After 14 years of sterling service, Nigel Foster has decided to stand down from the Committee, which means we currently have no Treasurer or Membership Secretary!

Nigel will still be around to help his replacements get up to speed, and by splitting the roles we hope they shouldn't be too onerous on any individual! 
Nominations to join the Committee in either of these roles would be most welcome! Please consider helping us run the Society - many hands make light work!!

Please speak to the Chairman or email if you are prepared to help.

E-ELT - Dr Frazer Clarke

posted 8 Apr 2014, 06:21 by KAS Committee

Our April 2014 meeting saw Dr Frazer Clarke (University of Oxford, Physics Dept) talking about Big Telescopes: Why Size Has Always Mattered  - in particular, the European Extremely Large Telescope.

Astrophysics is fundamentally an observation driven science, where each new technological step allowing us to see further, fainter and in finer detail has answered numerous questions, and posed innumerably more. Building bigger and bigger telescopes has therefore been central to our understanding of the Universe for over 400 years. In this talk, Dr Clarke will review the history of large telescopes through ages, including the key technologies behind them from silvered glass to adaptive optics. He will explain how this has led us to the cusp of a new era of "Extremely Large" telescopes, and in particular look at the largest of these; the 39 meter European Extremely Large Telescope (E-ELT), in which the UK is playing a central role. With its combination of huge light collecting area and advanced instrumentation, it will take images 15x sharper than the Hubble space telescope, characterise the atmospheres of planets around other stars, and be sensitive enough to study galaxies at the very edge of the visible Universe. Who knows what new questions it will raise!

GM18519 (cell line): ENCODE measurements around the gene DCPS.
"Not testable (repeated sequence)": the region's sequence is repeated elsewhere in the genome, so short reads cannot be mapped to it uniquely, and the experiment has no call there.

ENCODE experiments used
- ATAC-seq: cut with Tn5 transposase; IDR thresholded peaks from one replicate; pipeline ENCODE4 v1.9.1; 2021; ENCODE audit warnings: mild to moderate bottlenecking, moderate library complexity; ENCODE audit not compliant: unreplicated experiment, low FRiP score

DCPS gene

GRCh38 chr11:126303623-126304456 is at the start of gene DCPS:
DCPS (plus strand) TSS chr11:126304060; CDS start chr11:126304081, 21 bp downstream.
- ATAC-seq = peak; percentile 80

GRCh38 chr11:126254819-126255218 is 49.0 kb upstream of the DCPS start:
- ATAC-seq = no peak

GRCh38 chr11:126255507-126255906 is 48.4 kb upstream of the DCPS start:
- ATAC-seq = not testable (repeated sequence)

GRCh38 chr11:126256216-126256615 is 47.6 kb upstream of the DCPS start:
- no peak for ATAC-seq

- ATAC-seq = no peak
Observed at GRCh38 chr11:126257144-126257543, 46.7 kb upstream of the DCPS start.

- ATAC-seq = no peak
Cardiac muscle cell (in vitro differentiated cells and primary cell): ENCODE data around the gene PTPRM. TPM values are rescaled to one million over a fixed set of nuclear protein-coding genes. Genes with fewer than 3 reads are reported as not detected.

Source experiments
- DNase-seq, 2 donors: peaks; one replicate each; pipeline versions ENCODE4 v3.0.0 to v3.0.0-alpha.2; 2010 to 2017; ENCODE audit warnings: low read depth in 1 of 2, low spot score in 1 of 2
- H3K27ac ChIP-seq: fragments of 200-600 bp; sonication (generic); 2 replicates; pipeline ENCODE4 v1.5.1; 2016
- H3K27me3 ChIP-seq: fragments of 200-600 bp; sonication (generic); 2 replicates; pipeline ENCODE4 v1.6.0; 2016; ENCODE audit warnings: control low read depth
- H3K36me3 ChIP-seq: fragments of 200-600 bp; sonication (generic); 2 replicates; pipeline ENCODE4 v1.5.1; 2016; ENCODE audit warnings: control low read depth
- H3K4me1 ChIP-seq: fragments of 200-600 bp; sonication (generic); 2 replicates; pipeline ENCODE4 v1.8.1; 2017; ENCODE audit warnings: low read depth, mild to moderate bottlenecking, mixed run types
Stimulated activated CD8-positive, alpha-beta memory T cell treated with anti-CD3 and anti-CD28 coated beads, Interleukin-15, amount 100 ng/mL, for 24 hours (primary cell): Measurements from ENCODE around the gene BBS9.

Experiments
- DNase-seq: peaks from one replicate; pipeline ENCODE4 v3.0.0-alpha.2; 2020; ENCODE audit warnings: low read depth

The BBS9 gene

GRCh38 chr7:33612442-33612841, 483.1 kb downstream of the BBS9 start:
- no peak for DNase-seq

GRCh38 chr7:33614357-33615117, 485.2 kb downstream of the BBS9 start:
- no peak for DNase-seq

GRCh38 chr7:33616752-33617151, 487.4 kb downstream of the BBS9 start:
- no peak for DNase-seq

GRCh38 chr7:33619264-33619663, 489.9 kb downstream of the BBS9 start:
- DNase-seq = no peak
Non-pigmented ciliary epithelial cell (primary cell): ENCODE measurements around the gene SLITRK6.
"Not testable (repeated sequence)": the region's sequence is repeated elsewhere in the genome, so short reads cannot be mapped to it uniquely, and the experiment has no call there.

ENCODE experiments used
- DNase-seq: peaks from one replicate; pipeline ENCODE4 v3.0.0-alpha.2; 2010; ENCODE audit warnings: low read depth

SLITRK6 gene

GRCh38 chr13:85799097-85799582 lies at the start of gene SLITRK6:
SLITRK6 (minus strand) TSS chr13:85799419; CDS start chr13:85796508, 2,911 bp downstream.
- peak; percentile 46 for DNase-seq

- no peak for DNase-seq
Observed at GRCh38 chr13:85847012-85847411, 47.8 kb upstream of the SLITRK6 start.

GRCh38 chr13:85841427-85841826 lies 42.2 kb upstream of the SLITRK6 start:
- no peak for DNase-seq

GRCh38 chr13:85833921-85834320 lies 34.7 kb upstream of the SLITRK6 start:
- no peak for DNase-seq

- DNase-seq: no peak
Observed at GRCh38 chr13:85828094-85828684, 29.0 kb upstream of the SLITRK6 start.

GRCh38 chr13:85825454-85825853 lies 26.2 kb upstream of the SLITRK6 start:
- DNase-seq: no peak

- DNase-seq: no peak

May 2013 - John Talbot

posted 26 May 2013, 12:02 by Andy Smith   [ updated 3 Sep 2013, 20:50 by Philip Green ]

February 2013 - Dr Paul Abel

posted 19 Feb 2013, 10:38 by Andy Smith

Paul Abel & Mark Wright

DR Paul Abel of Leicester University & 'Sky at Night' fame gave a talk about Planetary Astronomy. The turnout was excellent and the talk enjoyed by all. Paul fielded numerous questions at the end and has inspired many of us to go out and record our own observations of the planets in our solar system.

Paul also stayed on afterwards to do a bit of planetary observation but unfortunately the conditions outside where not suitable.

Dr Paul Abel & KAS Chairman Mark Wright after the talk

Chairman's Astro-Photography Competition

posted 3 Dec 2012, 15:43 by Philip Green   [ updated 5 Jun 2014, 14:26 ]

 Our Chairman Mark Wright, is offering prizes for the best astronomical photograph in two categories: beginner and expert.
 Members should submit their entries by email to ''. Photographs can be of anything associated with the night sky and don't necessarily have to be taken through telescopes. Get you camera phones, compact cameras, DSLR's and webcams out and have a go.

 The last date for entries is 30th June 2014 and the winners will be presented with their prizes at our AGM on 7th July 2014.